Firefox is now set to block by default the thousands of websites, analytic companies and advertisers that use web trackers to follow the web browsing history of users. The changes are expected to speed up Firefox and keep the web habits of users more private, while forcing advertisers toward less invasive practices.
When it comes to privacy, the default blocking of trackers by Mozilla is good news and follows what Apple introduced in its Safari browser a couple of years ago. The difference between the two settings is that while Apple’s browser blocks nearly all third-party trackers by default, Mozilla limits its blockage to just known trackers collected on a blacklist. Apple’s plan provides more privacy but it also means more headaches for users.
Many websites rely on cookies, a key tracking tool, to keep people logged in or serve them relevant information. By aggressively blocking cookies, Apple’s browser disrupts the experience for users on some websites. Mozilla is striking a middle ground, by only blocking known trackers and not all cookies in general.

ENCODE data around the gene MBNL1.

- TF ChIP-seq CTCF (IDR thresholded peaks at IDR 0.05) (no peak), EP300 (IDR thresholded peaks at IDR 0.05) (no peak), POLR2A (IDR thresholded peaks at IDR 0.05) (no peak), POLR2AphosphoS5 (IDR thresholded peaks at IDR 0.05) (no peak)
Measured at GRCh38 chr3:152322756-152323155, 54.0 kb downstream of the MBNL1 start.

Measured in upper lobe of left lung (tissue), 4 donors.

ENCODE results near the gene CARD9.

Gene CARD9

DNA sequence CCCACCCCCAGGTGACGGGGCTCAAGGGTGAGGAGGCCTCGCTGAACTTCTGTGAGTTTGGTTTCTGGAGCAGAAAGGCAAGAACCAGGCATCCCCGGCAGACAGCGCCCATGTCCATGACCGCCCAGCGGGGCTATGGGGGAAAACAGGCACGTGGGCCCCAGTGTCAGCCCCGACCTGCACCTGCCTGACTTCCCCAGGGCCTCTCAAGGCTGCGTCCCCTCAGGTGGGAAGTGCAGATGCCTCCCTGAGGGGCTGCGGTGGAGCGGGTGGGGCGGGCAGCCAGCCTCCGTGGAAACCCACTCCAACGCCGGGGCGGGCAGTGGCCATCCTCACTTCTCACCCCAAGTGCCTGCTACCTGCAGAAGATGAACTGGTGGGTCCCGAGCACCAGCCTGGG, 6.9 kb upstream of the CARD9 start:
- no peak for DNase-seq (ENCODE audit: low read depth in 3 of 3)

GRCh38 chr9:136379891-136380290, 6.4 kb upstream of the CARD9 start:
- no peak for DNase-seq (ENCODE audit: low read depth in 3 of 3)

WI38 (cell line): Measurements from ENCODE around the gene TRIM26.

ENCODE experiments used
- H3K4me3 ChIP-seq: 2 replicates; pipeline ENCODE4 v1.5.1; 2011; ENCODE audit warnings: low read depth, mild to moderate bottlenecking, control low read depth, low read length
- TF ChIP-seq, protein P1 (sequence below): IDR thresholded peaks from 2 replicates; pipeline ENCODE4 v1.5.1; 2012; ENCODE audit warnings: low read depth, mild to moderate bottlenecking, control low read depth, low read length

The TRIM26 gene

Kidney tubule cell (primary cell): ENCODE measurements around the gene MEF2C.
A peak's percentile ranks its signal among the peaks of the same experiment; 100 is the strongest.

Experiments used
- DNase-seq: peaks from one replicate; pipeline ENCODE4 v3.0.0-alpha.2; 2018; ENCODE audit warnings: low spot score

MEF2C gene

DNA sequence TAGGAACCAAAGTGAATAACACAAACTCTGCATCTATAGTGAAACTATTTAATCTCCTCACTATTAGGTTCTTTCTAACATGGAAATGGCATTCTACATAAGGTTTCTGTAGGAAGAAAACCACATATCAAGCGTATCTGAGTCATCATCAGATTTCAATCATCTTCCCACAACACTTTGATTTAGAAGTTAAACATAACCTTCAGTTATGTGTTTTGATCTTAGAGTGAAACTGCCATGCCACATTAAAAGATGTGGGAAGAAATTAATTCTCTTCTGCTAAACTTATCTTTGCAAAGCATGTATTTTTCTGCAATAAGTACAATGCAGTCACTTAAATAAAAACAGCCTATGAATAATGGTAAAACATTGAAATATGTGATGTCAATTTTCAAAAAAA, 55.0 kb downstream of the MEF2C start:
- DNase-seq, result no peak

A spokesperson for Firefox said the company found that blocking all cookies “leads to scenarios where some websites may not function properly,” and so it chose this partial approach to prevent “potential usability issues.” Anyone who wants more protection can go into Firefox’s settings and change the tracking blocking settings from ‘standard’ — the default setting — to ‘strict’ which blocks all websites using trackers.”
Tracker blocking will be on by default for all new Firefox users starting this week, and it will become the default for everyone already using Firefox in the coming months. If you already use Firefox and want to take advantage of the feature, which has been built-in since October, you can go into settings and enable it before Mozilla flips the switch for everyone.
While Firefox is not leading the pack when it comes to browsers that block trackers, it is still ahead of Google’s Chrome browser, which is just starting to limit tracking. Google has a vested interest in keeping some amount of web tracking alive — the company survives on ads, which are often targeted — whereas Mozilla and Apple do not, so Chrome is likely to continue lagging behind.